Sartre builds up a big, abstract, speculative system, apparently as a framework for his belief in human freedom, choice, and responsibility. What does this construction accomplish that simple assertions wouldn't of our freedom, our not being determined, our defining ourself via our yet-to-be-accomplished projects, our responsibility rooted in our unavoidable need to make choices? Perhaps both emphasis (you'll be less likely to forget you are free), elaboration (you'll learn more what being free as well as trying not to be implies), and examples (you'll learn more of the ways in which people try to avoid the weight of their freedom).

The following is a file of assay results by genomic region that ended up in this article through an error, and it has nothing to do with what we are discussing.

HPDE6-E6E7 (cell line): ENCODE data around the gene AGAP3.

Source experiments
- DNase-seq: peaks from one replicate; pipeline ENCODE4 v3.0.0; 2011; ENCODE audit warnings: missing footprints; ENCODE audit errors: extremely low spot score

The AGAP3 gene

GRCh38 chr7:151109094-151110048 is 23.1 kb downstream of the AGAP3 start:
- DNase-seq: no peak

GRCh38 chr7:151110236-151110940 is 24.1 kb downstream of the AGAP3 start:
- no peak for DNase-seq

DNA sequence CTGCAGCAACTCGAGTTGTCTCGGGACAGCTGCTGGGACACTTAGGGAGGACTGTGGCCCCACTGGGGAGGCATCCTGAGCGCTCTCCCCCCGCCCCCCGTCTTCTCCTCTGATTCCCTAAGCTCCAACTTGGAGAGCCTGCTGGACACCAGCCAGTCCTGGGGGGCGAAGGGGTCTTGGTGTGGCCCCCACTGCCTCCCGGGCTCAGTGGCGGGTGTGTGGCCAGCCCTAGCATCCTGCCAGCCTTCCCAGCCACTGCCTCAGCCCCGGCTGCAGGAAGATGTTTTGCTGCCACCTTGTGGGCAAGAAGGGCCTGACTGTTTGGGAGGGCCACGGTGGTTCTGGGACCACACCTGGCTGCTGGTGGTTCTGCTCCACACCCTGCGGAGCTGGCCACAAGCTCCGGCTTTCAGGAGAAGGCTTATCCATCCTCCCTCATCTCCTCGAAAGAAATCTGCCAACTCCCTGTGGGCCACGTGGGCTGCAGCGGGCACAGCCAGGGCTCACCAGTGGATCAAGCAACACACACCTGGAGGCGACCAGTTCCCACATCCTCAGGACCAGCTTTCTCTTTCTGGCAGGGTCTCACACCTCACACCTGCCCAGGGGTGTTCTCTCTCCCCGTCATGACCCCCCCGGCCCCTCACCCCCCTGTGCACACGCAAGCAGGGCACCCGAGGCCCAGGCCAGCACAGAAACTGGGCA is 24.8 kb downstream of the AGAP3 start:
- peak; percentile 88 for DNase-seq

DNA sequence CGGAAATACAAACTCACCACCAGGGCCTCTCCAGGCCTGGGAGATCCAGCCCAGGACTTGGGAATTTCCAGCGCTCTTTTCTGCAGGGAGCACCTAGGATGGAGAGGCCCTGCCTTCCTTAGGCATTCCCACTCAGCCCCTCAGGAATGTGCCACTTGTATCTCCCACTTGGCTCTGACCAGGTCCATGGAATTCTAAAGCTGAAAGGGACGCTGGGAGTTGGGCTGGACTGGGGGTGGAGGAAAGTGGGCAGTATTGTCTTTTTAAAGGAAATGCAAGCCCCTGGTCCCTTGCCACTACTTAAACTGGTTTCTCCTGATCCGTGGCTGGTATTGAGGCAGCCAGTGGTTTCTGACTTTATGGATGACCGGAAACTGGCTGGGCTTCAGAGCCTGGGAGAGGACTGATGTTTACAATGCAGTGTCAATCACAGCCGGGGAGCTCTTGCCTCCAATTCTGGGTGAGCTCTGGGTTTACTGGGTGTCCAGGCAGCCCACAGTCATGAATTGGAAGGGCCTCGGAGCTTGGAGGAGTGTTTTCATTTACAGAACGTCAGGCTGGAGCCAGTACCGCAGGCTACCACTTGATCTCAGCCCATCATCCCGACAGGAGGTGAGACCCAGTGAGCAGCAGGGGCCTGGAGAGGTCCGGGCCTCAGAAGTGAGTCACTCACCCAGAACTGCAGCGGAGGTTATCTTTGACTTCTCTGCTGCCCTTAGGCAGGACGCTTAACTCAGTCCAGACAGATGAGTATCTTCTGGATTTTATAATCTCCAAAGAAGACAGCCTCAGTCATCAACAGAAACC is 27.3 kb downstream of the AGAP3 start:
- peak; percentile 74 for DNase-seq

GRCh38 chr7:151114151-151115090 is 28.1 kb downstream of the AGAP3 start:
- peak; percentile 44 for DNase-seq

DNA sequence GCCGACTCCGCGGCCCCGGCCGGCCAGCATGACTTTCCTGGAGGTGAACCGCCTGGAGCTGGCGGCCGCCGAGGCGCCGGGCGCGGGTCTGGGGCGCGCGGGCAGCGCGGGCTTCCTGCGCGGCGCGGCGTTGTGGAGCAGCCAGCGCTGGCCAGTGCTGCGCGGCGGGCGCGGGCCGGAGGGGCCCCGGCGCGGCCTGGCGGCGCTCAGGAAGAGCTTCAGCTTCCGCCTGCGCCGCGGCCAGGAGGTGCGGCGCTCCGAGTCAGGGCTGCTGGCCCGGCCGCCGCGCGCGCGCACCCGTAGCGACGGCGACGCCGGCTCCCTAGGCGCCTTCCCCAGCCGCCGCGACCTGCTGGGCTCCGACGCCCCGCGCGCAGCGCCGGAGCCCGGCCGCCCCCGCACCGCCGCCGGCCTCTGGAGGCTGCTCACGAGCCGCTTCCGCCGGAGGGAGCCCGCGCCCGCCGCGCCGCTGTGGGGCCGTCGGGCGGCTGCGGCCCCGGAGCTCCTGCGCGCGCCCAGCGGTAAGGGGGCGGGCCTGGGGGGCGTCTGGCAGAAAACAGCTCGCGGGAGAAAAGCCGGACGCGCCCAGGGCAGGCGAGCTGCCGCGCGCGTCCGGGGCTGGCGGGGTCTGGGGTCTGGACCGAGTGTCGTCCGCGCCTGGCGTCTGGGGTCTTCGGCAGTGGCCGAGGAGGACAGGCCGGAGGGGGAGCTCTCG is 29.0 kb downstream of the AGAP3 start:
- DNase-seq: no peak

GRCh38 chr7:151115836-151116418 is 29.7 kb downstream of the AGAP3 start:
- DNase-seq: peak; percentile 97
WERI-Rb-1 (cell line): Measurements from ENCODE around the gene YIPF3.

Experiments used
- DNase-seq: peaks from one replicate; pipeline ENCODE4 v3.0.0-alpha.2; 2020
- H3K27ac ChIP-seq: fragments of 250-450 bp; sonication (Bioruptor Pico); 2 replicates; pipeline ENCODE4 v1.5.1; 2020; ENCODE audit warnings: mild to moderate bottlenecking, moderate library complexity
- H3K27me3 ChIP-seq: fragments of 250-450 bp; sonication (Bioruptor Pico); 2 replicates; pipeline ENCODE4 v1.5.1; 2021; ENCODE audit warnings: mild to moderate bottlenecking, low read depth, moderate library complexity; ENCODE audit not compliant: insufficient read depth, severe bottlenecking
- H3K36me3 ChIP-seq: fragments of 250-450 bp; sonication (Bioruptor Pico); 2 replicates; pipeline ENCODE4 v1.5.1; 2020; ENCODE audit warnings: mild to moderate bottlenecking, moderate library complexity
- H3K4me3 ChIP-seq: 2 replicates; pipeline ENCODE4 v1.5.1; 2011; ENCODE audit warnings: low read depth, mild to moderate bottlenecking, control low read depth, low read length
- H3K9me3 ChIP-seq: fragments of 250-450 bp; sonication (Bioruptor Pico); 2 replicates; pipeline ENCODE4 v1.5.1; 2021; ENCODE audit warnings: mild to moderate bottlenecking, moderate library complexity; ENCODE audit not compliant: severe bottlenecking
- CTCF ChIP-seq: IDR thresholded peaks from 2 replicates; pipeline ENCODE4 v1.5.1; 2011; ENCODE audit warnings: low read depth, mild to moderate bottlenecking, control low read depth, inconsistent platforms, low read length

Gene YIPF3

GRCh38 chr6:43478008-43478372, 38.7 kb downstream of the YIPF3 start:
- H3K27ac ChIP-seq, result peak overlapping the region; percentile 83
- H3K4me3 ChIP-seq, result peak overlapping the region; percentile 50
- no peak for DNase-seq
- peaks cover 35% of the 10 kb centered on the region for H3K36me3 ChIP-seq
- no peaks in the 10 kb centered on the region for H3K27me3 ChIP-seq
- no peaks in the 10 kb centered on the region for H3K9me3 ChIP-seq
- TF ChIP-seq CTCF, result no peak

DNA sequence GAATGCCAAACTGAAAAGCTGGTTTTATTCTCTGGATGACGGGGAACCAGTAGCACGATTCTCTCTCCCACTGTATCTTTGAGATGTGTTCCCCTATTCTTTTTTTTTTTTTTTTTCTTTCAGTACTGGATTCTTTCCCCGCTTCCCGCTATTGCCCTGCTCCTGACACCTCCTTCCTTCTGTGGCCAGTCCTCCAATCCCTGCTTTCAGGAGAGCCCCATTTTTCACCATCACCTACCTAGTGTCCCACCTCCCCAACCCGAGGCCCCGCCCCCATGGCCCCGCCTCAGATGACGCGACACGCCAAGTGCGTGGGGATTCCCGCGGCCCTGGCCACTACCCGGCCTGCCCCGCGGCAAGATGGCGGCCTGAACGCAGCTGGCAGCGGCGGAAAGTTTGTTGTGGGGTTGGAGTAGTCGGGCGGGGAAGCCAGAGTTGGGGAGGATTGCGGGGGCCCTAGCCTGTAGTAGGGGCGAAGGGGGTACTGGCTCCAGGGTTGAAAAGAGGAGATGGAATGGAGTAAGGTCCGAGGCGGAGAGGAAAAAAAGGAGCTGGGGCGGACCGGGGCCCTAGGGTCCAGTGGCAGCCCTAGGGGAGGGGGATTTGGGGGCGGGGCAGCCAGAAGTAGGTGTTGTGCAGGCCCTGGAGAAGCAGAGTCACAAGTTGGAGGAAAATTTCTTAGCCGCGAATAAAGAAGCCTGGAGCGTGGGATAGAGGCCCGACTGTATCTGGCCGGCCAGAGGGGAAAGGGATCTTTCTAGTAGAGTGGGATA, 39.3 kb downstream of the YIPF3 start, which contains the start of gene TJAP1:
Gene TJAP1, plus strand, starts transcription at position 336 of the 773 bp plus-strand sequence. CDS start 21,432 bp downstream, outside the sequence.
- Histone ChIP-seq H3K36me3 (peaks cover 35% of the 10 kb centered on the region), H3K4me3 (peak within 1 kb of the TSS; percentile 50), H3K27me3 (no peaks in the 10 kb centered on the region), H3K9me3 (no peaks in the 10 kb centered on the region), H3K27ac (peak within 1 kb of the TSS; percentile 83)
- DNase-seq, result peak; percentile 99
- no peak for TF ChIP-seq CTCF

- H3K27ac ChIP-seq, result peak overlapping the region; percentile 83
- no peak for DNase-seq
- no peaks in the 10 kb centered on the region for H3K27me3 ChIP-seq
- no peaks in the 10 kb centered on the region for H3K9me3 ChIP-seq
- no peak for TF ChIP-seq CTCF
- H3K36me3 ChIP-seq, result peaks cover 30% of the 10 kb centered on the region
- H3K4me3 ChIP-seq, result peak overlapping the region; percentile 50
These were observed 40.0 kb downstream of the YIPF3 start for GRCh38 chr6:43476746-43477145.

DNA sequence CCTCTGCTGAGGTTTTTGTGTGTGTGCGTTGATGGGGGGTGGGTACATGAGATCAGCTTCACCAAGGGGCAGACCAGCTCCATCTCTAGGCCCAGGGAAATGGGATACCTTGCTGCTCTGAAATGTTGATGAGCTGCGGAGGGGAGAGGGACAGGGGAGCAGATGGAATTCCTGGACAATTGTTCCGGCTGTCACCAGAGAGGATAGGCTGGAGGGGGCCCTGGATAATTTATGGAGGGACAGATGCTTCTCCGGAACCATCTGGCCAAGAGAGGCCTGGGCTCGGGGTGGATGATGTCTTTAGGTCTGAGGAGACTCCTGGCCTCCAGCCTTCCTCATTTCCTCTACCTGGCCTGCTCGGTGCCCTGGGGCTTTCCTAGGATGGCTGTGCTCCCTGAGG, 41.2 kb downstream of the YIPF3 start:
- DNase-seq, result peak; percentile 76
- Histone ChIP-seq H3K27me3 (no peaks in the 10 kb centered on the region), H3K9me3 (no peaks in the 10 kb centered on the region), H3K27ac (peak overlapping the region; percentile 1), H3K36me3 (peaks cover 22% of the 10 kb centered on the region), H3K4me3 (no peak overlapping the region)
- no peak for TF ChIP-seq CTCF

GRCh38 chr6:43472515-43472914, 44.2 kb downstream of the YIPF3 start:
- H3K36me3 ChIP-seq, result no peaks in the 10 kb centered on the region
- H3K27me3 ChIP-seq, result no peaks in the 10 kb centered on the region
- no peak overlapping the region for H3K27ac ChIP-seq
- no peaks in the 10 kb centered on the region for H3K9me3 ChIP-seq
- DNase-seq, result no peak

Even if the experts tell you they have you all figured out, you'll have decide whether to buy that or not. Even if you want to be all figured out and delivered from uncertainty, they (and you) may be wrong. If Sartre only argued for our individual freedoms, he wouldn't be so important. It is in his exploration of the ways in which we cringe from our freedom, of our "bad faith", that he connects and makes what seems a speculative, abstract system instead a powerful emotional truth.
If all this philosophy has captured you, Satre's novels and plays are no less powerful in presenting his themes: the novel "Nausea", the 3-volume "The Roads to Freedom", the play "No Exit", and more. Or if "Being and Nothingness" seems a bit much, try "Existential Psychoanalysis" which consists of two more grounded excerpts from "Being and Nothingness".